Some software (for example FireFox) is installed partially compressed. That means some of the data is permanently packed in ZIP archive, and the application (for example firefox) knows how to unzip it on the fly. That is generally a good idea, but for Slax it's not much useful, since squashing zipped data provides poor compression ratio.
Fortunately there is a way how to make it compress better. Since the application which reads the zipped data understands the ZIP format in general, it is possible to extract all the ZIP archives, and compress them again using -0 parameter (meaning the files are just stored in the archive, but not compressed at all).
Lets take firefox again as an example. It has a file omni.ja, which is 7.4MB in size. Don't be fooled by the filename extension .ja ... in fact, it is .zip. If this file omni.ja is compressed by mksquashfs, we get 7.2MB filesystem. That's an improvement, but not any significant. So we extract all the files from the archive (remember, omni.ja), and we compress it again to another ZIP, omni.zip, using parameters -0 -r, so the data is not compressed at all. Finally we rename omni.zip to omni.ja overwriting the original archive. The result is 23MB big instead of 7.4MB, and firefox can read it just fine.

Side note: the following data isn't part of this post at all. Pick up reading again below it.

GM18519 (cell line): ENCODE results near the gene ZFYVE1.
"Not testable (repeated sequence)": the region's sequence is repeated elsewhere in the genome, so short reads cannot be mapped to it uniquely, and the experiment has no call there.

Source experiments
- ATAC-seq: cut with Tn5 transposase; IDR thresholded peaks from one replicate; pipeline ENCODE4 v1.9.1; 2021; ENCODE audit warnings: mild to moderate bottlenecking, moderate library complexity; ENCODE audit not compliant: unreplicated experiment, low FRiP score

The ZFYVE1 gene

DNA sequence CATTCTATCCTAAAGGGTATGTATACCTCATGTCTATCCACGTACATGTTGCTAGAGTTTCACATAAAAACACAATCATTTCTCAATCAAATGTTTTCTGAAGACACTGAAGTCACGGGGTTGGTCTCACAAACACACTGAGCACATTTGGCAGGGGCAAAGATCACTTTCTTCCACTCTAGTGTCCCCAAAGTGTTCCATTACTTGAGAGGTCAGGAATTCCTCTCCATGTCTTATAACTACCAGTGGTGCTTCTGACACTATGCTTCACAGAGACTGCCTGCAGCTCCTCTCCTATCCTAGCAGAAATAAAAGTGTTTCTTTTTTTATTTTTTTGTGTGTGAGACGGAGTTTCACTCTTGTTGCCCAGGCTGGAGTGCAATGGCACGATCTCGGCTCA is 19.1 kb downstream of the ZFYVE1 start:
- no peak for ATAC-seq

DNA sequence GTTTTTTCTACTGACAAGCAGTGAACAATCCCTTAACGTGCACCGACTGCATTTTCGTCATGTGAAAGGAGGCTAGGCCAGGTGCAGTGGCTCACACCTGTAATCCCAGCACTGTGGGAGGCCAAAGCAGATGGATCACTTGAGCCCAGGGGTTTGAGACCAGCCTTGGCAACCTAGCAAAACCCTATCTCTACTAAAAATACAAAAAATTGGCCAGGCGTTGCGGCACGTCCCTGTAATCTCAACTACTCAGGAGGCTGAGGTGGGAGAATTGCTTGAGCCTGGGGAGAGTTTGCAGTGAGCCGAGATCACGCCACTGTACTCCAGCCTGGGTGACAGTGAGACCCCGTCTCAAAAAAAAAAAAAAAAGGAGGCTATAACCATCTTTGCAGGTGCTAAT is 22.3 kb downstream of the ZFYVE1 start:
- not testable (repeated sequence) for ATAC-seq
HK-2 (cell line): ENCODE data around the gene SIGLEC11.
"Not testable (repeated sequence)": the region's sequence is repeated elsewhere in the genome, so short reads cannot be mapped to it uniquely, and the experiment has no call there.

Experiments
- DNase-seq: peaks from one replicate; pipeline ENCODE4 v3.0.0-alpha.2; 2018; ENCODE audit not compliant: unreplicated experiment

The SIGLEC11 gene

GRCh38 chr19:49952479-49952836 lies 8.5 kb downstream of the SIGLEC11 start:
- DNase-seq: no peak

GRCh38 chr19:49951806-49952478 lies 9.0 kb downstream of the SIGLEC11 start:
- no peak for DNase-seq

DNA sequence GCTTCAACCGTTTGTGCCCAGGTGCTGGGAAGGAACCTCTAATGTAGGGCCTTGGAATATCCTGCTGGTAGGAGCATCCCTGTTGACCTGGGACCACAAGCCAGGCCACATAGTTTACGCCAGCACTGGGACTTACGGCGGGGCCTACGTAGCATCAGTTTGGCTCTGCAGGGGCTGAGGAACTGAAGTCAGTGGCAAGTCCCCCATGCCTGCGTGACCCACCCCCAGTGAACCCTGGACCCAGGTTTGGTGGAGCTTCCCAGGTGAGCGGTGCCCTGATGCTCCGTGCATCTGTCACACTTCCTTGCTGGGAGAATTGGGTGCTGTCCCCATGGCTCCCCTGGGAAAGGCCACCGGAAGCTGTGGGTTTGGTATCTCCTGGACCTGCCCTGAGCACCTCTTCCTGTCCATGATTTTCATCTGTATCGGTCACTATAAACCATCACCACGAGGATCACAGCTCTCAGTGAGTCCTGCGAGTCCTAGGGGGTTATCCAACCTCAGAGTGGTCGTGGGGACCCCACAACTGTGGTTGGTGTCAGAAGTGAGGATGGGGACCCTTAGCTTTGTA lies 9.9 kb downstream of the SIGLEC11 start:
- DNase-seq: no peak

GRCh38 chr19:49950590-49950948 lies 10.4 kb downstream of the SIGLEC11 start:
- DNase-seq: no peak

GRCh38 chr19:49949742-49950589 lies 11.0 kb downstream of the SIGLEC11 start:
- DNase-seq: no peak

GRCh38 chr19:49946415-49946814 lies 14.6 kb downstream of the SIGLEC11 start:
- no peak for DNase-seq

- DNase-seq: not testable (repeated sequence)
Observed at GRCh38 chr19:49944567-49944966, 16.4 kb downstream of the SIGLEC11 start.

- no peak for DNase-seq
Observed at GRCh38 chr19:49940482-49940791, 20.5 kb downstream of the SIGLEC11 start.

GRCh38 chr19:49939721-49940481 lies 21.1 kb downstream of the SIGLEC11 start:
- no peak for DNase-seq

So, 23MB instead of 7.4, that is worse, is it? Well not actually. If such 23MB archive is compressed into Slax bundle, mksquashfs makes a 5.5MB filesystem.
So instead of 7.2MB of data, our results is 24% smaller, only 5.5MB. And THAT is the improvement I'm talking about :) There are not much zipped files in Slax though, yet it's still worth to implement the idea into build scripts.